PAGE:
2015 IRP Annual Meeting: Day 3

2015 IRP Annual Meeting – Day 3: Wednesday May 20, 2015

A portion of the meeting today was broken down into three separate round-table discussion topics. The hope was that by splitting the one large group up into several smaller groups, that more questions could be asked and answered, and that they could cover more topics quickly. And it seems that the process was a success. The first topics we covered in the round tables had to do with CVSA and Electronic Inspections, Electronic Credentials, CCMTA and AMVA.

CVSA and Electronic Inspections

Colin Mooney of the Commercial Vehicle Safety Alliance (CVSA) offered some information about what a Level VIII electronic inspection would look like. Right now electronic inspections can cover topics as varied as Medical Exam Certificates, Hours of Service, Driver Speed and Shipping information.

Questions revolved around inspector training, and inspection details.

Training is only offered to government employees. Industry cannot beome certified inspectors because this is an enforcement program. Mooney gave two examples of electronic inspection detail that measured wheel and tire safety while the truck is moving, with the hope being that if a tire is too hot, you can pull that truck over before they have a blow out.

Electronic Credentials

Lonnette Turner came to talk to us about Electronic Credentials. This has been in the works for a long time, and people are starting to talk about it like it’s inevitable.

Part of the goal is to eliminate decals. Electronic credentialing is the way to do this, because you can tie EVERYTHING to one system, and one barcode. Turner asked for feedback and got many questions about CVIEW and CVISN.

There was no clear answer to most of the questions, but Turner was happy to have the information brought to the table so it could be fully investigated. There is a long list of obstacles, but this roundtable is about identifying those obstacles. When a straw pole was taken to ask if people thought there would be a benefit in this program there was overwhelming support.

Canadian Council of Motor Transit Administrators (CCMTA)

Vern Janz came to talk to us about the Canadian vision to have the most efficient and safe movement of people and goods in the world. (A good goal if you ask me.) They make decisions by consensus, not by majority rule. They care about things like road safety strategy, interprovincial information exchange, reciprocity agreements, and organization effectiveness. We’ll have more information about the CCMTA in a future article and in our glossary soon!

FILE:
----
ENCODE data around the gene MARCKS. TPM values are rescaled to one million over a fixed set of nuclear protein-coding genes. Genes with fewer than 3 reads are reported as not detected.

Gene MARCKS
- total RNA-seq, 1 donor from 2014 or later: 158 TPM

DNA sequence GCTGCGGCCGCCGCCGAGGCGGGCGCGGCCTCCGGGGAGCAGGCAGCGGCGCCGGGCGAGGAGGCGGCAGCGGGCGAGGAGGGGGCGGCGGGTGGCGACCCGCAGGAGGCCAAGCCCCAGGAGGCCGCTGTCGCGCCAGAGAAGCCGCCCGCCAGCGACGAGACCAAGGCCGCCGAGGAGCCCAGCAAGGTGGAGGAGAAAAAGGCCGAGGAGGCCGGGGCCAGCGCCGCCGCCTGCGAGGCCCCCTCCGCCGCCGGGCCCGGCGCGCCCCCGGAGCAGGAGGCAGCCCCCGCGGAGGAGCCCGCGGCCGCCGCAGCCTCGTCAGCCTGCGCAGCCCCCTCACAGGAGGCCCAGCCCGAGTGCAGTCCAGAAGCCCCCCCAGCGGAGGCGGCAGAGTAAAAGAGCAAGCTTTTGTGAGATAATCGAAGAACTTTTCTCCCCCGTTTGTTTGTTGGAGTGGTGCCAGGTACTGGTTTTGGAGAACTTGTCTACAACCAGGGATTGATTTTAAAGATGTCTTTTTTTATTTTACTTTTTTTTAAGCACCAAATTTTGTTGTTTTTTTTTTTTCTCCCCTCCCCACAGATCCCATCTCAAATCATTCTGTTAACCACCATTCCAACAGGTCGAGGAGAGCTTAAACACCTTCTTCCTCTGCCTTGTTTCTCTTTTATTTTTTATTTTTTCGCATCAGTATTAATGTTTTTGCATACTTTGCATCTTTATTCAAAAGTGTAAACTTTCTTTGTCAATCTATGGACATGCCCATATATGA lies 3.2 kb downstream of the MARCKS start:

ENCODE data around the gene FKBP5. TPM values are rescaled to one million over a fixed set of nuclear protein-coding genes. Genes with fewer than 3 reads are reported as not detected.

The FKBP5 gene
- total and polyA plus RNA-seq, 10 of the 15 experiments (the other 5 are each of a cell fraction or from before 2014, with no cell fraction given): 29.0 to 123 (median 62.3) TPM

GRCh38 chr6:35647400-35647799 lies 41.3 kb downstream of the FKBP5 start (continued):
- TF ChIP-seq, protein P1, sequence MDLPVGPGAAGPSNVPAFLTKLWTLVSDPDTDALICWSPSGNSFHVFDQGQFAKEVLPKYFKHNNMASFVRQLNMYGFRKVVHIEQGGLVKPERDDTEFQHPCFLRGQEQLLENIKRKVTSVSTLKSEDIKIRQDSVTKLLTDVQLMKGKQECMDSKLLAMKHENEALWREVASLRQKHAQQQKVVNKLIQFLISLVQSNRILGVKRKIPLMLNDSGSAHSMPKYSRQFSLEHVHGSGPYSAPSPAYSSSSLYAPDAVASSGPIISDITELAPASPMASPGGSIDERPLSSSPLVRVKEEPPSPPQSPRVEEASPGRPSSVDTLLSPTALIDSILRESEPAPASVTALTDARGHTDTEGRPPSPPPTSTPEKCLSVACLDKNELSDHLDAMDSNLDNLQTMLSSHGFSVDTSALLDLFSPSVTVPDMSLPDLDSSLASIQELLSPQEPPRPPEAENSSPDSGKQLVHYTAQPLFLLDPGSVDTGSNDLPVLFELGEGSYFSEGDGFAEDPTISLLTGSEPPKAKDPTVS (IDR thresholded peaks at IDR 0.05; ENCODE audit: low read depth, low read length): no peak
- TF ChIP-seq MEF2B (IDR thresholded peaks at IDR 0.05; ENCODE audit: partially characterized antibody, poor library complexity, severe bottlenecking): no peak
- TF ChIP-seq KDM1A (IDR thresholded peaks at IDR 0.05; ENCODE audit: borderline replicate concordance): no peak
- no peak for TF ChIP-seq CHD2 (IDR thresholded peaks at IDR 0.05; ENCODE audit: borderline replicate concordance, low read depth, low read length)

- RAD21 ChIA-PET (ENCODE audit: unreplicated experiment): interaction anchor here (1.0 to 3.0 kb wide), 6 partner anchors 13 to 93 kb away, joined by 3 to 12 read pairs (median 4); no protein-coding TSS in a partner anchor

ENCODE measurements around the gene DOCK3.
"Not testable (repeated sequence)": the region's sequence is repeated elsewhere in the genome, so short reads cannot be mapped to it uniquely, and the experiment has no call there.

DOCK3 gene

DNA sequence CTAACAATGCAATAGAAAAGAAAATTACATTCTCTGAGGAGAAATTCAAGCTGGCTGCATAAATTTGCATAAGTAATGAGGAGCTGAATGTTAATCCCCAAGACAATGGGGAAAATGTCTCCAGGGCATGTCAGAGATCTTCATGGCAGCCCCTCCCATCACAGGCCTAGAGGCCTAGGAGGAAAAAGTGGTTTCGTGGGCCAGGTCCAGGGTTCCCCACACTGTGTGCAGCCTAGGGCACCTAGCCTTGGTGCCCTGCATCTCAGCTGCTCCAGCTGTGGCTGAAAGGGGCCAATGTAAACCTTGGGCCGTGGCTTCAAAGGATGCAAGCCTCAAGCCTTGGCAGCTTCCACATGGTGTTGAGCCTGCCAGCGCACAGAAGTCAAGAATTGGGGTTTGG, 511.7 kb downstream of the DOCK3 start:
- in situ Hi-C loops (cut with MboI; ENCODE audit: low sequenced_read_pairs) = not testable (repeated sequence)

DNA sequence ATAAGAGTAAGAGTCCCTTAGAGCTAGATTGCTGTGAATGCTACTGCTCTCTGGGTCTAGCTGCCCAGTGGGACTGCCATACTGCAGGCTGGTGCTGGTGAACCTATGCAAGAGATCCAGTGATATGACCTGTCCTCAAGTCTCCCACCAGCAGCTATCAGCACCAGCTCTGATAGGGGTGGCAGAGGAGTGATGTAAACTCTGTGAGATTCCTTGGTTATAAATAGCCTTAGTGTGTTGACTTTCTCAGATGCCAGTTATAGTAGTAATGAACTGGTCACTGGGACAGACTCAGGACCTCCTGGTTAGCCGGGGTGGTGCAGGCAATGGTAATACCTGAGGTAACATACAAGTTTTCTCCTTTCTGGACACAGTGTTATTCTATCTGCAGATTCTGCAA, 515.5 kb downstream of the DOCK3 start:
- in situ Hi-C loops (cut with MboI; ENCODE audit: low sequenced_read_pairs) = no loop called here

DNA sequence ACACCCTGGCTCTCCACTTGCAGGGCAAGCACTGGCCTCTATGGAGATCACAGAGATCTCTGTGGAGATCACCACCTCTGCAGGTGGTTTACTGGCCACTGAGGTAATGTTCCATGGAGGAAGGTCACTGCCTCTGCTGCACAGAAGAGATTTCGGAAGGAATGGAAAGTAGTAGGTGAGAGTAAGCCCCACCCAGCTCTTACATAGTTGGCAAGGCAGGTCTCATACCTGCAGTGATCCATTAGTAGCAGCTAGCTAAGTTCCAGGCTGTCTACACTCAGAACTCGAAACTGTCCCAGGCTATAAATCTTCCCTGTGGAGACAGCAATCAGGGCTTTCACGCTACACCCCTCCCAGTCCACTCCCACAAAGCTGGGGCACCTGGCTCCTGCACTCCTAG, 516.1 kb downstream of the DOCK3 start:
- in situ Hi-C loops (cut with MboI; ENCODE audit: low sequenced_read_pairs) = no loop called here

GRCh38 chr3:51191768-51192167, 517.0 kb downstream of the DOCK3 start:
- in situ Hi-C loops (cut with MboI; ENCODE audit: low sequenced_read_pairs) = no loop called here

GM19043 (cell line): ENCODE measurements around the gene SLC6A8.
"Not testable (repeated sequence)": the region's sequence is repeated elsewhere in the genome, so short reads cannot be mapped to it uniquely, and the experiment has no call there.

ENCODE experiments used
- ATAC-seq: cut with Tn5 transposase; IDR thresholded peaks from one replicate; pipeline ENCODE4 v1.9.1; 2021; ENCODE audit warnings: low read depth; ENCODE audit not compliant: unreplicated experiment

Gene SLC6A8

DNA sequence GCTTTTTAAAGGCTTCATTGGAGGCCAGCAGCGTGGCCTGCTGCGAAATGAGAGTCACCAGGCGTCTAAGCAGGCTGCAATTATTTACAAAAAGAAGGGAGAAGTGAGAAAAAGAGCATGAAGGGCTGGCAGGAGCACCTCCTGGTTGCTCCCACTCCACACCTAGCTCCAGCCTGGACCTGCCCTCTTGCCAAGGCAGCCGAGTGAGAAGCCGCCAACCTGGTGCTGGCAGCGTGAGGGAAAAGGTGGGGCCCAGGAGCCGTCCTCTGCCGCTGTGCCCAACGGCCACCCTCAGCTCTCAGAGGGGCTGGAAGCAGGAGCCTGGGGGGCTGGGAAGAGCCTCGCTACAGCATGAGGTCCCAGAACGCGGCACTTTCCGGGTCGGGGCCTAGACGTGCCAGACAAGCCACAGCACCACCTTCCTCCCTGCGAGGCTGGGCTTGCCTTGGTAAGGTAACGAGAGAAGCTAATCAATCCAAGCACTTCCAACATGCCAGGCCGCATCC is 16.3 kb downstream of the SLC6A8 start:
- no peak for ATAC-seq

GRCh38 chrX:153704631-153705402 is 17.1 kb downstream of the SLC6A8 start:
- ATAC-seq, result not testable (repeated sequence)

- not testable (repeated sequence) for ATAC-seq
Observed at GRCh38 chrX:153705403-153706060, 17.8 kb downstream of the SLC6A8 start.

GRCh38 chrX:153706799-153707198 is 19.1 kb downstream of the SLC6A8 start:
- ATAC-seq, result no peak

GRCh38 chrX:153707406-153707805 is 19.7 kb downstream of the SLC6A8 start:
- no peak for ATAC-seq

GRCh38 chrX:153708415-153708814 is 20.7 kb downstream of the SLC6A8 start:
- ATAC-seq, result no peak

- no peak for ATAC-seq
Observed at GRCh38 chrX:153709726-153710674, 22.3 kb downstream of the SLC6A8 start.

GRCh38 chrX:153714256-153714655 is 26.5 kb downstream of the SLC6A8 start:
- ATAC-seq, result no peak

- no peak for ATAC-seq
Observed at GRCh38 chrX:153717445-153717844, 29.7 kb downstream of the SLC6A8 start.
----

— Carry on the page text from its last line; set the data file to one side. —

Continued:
American Association of Motor Vehicle Administrators (AAMVA)

Anne Ferro came to talk about AAMVA. This organization was created 80 years ago by jurisdiction members to identify issues and provide a resource to help solve problems. All jurisdictions face these issues together, so it only makes sense that they built themselves a resource.

Ferro mentioned the autonomous truck as an example issue. The question: who is trained and how? Is it the driver? Is it the truck? Is it both? These kinds of trucks are being tested by the manufactures in several jurisdictions. That means that the manufacture is ahead of the regulations and now is the moment where jurisdictions can be seen as an innovator by proactively creating the necessary regulations, or as a barrier to innovation by being uninformed.

Later in the meeting, we had a long presentation about PRISM, and then a panel discussion.


The Performance and Registration Information Systems Management (PRISM) also presented briefly and opened up a panel for questions. The panel included:

Monique Riddick, PRISM Program Technical Manager, FMCSA

Dennis Piccolo, PRISM Technical Support Team Manager, FMCSA

Clay Green, Georgia State Program Manager, FMCSA

And Cathy Beedle of Nebraska.

The questions were specific and the discussion was heated. This was the ONLY time during the conference when people took advantage of the “Text to Ask Questions” option presented by IRP Inc. earlier in the conference.

After the PRISM discussions, the conference attendees broke up again, this time into regions to discussed local issues. After that, it was time for closing remarks, and the conference was over.

We’re looking forward to the next IRP meeting in Oklahoma. Check with us for more updates like these.

Written by Casey Jenkins

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